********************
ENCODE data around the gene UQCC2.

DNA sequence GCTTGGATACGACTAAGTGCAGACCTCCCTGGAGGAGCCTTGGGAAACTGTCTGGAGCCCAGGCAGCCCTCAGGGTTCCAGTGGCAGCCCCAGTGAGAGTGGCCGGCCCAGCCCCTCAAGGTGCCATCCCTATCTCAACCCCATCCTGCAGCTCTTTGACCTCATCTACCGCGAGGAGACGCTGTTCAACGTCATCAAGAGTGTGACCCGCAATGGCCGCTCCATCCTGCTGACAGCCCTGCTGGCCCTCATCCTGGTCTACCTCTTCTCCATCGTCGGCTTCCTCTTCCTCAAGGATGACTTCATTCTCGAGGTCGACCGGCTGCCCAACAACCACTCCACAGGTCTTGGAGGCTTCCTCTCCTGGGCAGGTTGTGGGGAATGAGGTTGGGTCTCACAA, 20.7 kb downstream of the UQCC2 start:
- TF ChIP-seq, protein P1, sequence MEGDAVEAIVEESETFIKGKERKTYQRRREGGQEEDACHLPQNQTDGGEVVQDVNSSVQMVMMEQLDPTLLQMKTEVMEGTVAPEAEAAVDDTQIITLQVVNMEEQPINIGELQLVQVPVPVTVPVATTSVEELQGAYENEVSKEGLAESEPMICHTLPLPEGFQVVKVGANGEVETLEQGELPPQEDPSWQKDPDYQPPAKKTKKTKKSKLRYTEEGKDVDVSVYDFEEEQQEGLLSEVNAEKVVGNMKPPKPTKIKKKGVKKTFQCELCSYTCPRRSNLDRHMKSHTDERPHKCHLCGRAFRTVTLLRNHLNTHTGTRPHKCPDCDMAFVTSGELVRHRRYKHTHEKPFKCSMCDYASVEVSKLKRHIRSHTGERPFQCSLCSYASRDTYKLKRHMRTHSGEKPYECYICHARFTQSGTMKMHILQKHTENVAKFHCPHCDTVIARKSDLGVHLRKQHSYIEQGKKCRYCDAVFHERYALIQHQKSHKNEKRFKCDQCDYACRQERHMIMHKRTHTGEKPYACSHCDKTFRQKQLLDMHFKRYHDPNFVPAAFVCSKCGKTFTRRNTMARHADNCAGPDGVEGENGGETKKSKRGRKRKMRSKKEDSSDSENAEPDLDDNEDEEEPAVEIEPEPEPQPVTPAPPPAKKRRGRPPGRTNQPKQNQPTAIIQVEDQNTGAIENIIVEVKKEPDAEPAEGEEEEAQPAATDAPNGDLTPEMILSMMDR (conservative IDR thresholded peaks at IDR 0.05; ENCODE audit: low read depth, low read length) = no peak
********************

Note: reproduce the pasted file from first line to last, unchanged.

ENCODE data around the gene UQCC2.

DNA sequence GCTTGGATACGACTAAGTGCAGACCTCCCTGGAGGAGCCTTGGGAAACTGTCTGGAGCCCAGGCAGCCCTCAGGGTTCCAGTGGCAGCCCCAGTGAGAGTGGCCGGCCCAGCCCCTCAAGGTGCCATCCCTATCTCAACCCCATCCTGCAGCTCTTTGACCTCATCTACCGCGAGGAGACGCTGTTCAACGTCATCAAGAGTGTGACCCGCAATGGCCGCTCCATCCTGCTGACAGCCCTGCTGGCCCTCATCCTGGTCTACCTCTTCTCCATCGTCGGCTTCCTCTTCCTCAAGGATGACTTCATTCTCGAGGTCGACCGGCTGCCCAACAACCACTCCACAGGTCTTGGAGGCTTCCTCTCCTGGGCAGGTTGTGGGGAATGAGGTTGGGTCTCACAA, 20.7 kb downstream of the UQCC2 start:
- TF ChIP-seq, protein P1, sequence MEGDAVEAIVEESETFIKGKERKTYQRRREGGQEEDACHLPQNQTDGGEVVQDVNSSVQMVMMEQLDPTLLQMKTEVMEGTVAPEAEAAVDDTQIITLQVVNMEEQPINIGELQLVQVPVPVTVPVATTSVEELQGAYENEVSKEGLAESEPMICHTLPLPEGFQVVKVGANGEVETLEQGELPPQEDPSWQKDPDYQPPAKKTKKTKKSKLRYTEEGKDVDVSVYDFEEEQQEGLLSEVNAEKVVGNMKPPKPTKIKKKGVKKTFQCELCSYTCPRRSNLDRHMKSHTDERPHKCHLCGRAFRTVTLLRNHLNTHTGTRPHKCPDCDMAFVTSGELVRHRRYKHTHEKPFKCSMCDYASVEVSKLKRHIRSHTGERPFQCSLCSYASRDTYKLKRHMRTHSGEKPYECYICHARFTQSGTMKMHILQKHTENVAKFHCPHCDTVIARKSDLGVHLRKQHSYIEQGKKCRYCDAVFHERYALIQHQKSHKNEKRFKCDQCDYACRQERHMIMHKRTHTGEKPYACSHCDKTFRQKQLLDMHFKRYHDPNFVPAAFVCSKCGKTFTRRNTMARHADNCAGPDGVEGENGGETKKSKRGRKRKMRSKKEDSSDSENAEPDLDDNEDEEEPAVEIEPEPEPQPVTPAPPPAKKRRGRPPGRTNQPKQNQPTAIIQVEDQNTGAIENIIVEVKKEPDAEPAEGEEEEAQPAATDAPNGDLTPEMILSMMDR (conservative IDR thresholded peaks at IDR 0.05; ENCODE audit: low read depth, low read length) = no peak